Publication details

Impact of admitting department on the management of acute coronary syndrome after an out of hospital cardiac arrest



Year of publication 2023
Type Article in Periodical
Magazine / Source Biomedical Papers, Olomouc: Palacky University
MU Faculty or unit

Faculty of Medicine

Keywords out-of-hospital cardiac arrest; acute coronary syndrome; coronary care unit; general intensive care unit; coronary angiography; antithrombotic therapy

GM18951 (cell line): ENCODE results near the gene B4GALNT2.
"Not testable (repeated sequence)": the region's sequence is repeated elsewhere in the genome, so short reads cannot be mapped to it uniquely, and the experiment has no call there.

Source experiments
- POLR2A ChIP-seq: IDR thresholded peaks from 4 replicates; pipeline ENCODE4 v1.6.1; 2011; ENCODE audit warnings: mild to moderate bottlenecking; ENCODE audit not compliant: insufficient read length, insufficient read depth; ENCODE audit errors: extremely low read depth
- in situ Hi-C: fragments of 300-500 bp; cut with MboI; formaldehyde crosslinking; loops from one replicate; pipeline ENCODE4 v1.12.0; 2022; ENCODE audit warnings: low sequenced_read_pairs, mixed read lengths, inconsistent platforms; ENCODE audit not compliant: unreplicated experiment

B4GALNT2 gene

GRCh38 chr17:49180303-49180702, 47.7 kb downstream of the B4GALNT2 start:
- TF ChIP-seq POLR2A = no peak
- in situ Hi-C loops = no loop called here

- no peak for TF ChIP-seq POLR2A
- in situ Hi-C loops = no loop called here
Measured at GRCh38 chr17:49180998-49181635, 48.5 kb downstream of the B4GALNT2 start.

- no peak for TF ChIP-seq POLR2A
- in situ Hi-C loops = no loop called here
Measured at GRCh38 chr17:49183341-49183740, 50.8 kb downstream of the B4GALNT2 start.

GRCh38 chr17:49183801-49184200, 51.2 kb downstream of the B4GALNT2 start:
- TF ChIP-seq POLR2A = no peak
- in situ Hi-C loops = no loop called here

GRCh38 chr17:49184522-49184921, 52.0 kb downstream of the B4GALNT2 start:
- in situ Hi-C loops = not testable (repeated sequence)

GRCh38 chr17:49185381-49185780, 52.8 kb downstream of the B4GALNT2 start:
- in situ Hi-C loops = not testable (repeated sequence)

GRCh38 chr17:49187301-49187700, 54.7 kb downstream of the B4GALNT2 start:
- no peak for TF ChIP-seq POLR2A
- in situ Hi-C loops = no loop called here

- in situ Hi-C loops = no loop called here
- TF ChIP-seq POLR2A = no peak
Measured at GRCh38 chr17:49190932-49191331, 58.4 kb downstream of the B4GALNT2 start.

Description Aim. This study aimed to analyze the influence of the hospital admitting department on adherence to the Guidelines of European Society of Cardiology for management of acute coronary syndromes in patients after out-of-hospital Methods. We studied retrospective-prospective register of 102 consecutive patients with OHCA as a manifestation of acute coronary syndrome (ACS). Patients were admitted to the coronary care unit (CCU) 52, general intensive care unit (GICU) 21, or GICU after initial Cath lab treatment (CAG-GICU) 29. This study compared the differences in the management of ACS in patients with OHCA of coronary etiology based on the admitting department in a tertiary care institution. Results. Twelve of the 21 (57.1%) patients admitted to the GICU were evaluated as having ACS on-site where they experienced OHCA. In the CCU group, 50 out of 52 (96.2%) and 28 of 29 (100%) patients in the CAG-GICU group (P<0.001). Coronary angiography was performed in 10 of 21 patients (48%) admitted to the GICU. It was performed in 49 out of 52 (94%) CCU patients and, in the CAG-GICU group, 28 out of 29 patients. The mean time to CAG differed significantly across groups (that is, GICU 200.7 min., CCU 71.2 min., and CAG-GICU 7.5 min. (P<0.001)). Aspirin was used in 48% of GICU, 96% of CCU, and 79% of CAG-GICU patients (P<0.001), while in the pre-hospital phase, aspirin was used in 9.5% of GICU, 71.2% of CCU, and 50% of CAG-GICU patients (P<0.001). P2Y12 inhibitor prescriptions were lower in patients admitted to the GICU (33% vs. 89% CCU and 57% CAG-GICU, P<0.001). The department's choice significantly affected the time to initiation of antithrombotics, which was the longest in the GICU. Conclusion. The choice of admission department for patients with OHCA caused by ACS was found to affect the extent to which the recommended treatments were used. An examination of OHCA patients by a cardiologist upon admission to the hospital increased the likelihood of an early diagnosis of ACS as the cause of OHCA.

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